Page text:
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We define a measure for the accuracy of tomographic reconstruction in atom probe tomography, named here the spatial error index. We demonstrate that this index can be used to compare rigorously the spatial accuracy of various different approaches to the calculation of tomographic reconstruction. This is useful, for example, to evaluate the performance of alternate tomographic reconstruction approaches, and ensures that the comparisons are independent of individual data quality or other instrumental parameters. We then introduce a new “adaptive reconstruction” formalism that uses a progression of reconstruction parameters based on a per-atom correction from the cube root of the inverse of the voltage, along with linear correction factors linked to the evaporation sequence. We apply the measure for spatial accuracy to this new reconstruction protocol.
Current approaches to reconstruction in atom probe tomography produce results that exhibit substantial distortions throughout the analysis depth. This is largely because of the need to apply a multitude of assumptions when estimating the evolution of the tip shape, and other pseudo-empirical reconstruction factors, which vary both across the face of the tip and throughout the analysis depth. We introduce a new crystallography-mediated reconstruction to improve the spatial accuracy and dramatically reduce these in-depth variations. To achieve this, we developed a barycentric transform to directly relate atomic positions in detector space to real space. This is mediated by novel crystallographic analysis techniques, including: (1) calculating the orientation of a crystal directly from the field evaporation map, (2) tracking pole locations throughout the evaporation sequence, and (3) accounting for the evolving tip radius in a manner that removes the dependence on the geometric field factor. By improving the in-depth spatial accuracy of the atom probe reconstruction, a greater accuracy of the atomic neighborhood relationships is available. This is critical in modern materials science and engineering, where an understanding of the solid solution architecture, precipitate dispersions, and descriptions of the interfaces between phases or grains are key inputs to microstructure–property relationships.
It is known that if rats learn that a cue reliably precedes eating, its presentation can cause them to initiate a feeding bout when they are apparently sated (Weingarten, 1983, 1985). However, it is currently unclear precisely how such conditioned cues affect appetite. For example, does this type of conditioning elicit food specific appetites or do individuals merely experience a general increase in feeding motivation (Mela & Rogers, 1998)? To address this issue, the present experiment investigated the hypothesis that exposure to a cue (conditioned stimulus: CS) previously paired with a specific food biases diet selection in favour of that food when an individual is given a choice. The objective of the experiment was to enhance our understanding of the behavioural control of feeding, and hence our ability to predict diet selection and food intake.
The experimental subjects were 12 male Lister-hooded rats (initial body-weight 233; SD=20g). Throughout the experiment the subjects were maintained on a 1lh:13h light:dark cycle with lights on at 0700h, and had ad libitum access to a standard laboratory diet during the light phase.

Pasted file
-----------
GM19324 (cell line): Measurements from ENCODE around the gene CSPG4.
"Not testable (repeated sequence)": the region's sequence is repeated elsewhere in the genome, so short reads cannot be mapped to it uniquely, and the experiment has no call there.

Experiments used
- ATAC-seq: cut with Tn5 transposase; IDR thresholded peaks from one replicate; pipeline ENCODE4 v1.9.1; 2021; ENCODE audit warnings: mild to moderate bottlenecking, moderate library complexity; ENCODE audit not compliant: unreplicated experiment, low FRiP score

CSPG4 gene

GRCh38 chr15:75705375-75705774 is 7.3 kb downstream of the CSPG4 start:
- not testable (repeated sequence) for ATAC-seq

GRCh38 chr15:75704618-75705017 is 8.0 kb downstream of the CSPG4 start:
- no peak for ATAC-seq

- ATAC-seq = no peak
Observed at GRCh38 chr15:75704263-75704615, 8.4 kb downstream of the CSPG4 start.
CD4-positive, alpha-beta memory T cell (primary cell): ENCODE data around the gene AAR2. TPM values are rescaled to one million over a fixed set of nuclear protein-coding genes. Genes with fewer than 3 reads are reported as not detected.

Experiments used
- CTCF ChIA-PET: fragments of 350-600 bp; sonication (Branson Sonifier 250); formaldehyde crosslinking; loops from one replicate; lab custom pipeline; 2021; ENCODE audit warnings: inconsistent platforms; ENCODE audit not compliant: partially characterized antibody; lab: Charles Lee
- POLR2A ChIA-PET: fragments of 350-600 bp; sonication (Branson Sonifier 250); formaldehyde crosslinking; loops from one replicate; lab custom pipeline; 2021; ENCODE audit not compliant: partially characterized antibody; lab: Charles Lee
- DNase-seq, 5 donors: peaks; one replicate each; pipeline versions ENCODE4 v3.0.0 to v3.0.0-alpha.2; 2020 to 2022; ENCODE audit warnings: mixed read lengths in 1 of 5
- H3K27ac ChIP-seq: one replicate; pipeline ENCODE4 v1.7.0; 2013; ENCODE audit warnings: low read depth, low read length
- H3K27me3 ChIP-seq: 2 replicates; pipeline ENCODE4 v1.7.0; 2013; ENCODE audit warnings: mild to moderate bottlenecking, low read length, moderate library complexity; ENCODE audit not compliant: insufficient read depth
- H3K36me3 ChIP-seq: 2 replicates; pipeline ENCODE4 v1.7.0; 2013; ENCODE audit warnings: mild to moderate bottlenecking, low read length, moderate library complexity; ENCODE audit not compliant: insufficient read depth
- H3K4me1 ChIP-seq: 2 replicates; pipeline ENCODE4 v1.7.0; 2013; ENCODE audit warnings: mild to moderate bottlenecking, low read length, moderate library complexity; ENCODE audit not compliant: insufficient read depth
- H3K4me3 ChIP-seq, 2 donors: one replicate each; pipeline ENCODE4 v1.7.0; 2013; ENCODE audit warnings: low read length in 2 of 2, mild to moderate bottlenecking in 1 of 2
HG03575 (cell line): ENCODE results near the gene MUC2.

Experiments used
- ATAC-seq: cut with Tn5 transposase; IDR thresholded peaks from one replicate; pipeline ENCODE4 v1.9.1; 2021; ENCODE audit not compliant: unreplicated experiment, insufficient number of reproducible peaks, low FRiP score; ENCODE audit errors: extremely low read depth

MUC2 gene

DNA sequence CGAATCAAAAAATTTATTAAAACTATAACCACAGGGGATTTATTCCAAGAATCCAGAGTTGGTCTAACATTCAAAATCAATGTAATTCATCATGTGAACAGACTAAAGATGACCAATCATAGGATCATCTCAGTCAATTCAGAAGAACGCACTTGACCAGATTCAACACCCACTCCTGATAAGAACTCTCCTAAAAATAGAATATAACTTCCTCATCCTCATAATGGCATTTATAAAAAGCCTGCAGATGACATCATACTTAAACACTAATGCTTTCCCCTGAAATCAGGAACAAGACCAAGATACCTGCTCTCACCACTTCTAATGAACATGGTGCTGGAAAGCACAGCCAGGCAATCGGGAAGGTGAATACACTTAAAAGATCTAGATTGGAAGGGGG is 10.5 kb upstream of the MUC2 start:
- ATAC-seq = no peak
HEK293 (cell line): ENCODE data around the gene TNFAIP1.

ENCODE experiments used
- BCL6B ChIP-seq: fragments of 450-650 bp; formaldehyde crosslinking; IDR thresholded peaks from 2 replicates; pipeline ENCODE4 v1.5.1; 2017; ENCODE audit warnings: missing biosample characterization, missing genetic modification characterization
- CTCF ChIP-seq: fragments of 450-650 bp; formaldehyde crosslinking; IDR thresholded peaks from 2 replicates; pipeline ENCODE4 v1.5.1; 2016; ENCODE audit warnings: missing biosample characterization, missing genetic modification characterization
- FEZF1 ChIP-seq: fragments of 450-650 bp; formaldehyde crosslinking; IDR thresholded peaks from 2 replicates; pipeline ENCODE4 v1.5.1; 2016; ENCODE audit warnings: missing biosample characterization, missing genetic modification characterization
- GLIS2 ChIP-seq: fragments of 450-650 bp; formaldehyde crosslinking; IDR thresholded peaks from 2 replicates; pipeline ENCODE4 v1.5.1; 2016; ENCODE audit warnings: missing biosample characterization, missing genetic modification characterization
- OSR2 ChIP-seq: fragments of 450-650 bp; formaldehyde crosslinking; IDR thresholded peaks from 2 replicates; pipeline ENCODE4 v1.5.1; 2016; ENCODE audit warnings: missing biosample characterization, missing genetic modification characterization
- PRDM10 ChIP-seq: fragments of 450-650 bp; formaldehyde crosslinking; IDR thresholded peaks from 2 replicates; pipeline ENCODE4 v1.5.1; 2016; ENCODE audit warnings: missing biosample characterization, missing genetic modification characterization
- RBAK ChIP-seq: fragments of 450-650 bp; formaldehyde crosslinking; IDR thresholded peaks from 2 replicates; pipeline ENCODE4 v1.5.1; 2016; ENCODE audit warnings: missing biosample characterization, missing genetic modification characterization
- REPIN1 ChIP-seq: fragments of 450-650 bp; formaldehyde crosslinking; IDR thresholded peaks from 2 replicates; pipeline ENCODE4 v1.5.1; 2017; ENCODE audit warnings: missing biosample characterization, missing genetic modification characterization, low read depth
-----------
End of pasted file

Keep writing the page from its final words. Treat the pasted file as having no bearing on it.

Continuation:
A 36C1 peak has been found at about 37 ka BP in the Guliya ice core, drilled from the Qinghai-Tibetan Plateau. This peak is indicative of enhanced cosmogenic isotope production in the atmosphere, rather than a change in accumulation rate. Comparison with the records of 10Be and 36C1 in ice cores from Antarctica and Greenland indicates that peaks of the cosmogenic isotopes are global, and that they can be used as time markers for dating ice cores. Interestingly, the 37 ka BP global event coincided with a cold period.
Methanesulfonate was investigated as a potential contributor to the sulfur budget, based on analysis of a firn core from Collins Ice Cap, King George Island, Antarctica (62°10′ S, 58°50′ W). The anion was found to be present at a mean concentration of 0.17 μeq L−1, with a maximum of 0.73 μeq L−1. Dating based on the δ18O profile suggests that the principal peaks of methanesulfonate are associated with snow deposited in summer and autumn. A careful examination of MSA, SO42− and nssSO42− profiles indicates that two of the three peaks in the MSA profile may result mainly from migration and relocation of MSA. The mechanism responsible for this might be similar to that for deep cores from other Antarctic glaciers, supporting the migration hypothesis proposed by prior researchers and extending it to near-temperate ice. Due to the post-depositional modification, the main part of the MSA profile of the firn is no longer indicative of the seasonal pattern of MSA in the atmosphere, and the basis for calculation of the MSA/nssSO42− ratio should be changed. The MSA/nssS042 ratio obtained by a new computation is 0.22, 10% higher than that ignoring the effect of MSA migration.
Radio continuum surveys are equally sensitive to all pulsars, not affected by dispersion measure smearing, scattering or orbital modulation of spin periods, and therefore allow us to search for extreme pulsars, such as sub-millisecond pulsars, pulsar-black hole systems and pulsars in the Galactic Centre. As we move towards the Square Kilometre Array (SKA) era, searching for pulsars in continuum images will complement conventional pulsar searches, and make it possible to find extreme objects.
Coastal ecosystems are particularly vulnerable to alien invasions. Regular, standardized, targeted monitoring of coastal areas helps to detect the arrival of non-native species early, identify sites most vulnerable to invasion, and assess potential for further spread. This study quantified the spread and changes in distribution of non-native oyster, Crassostrea gigas, populations around the coast of Ireland. In total 37 sites were surveyed, in areas which either currently or previously harboured cultivated C. gigas, for the presence and abundance of ‘wild’ C. gigas. Wild populations were identified at 20 sites and at four additional sites C. gigas was observed as recently discarded from aquaculture activity. Five of the invaded sites were identified as being highly suitable for a population expansion based on their current population status. Importantly, we also identified individuals of C. gigas and native European oysters, Ostrea edulis, co-occurring within the same shore at five sites. This is the first record to our knowledge of such co-occurrence within Europe. This evidence of co-existing oyster species raises concerns regarding the potential impact of C. gigas on recovering O. edulis populations. In Ireland, however, C. gigas does not typically spread extensively from introduction points, and although self-containing populations exist, they are currently sustained at a much lower density than those observed in other regions such as the Wadden Sea or French Atlantic coasts. We suggest, therefore, that to protect native oyster populations, C. gigas should be eradicated where co-occurring with O. edulis and recommend continuous monitoring of invaded sites.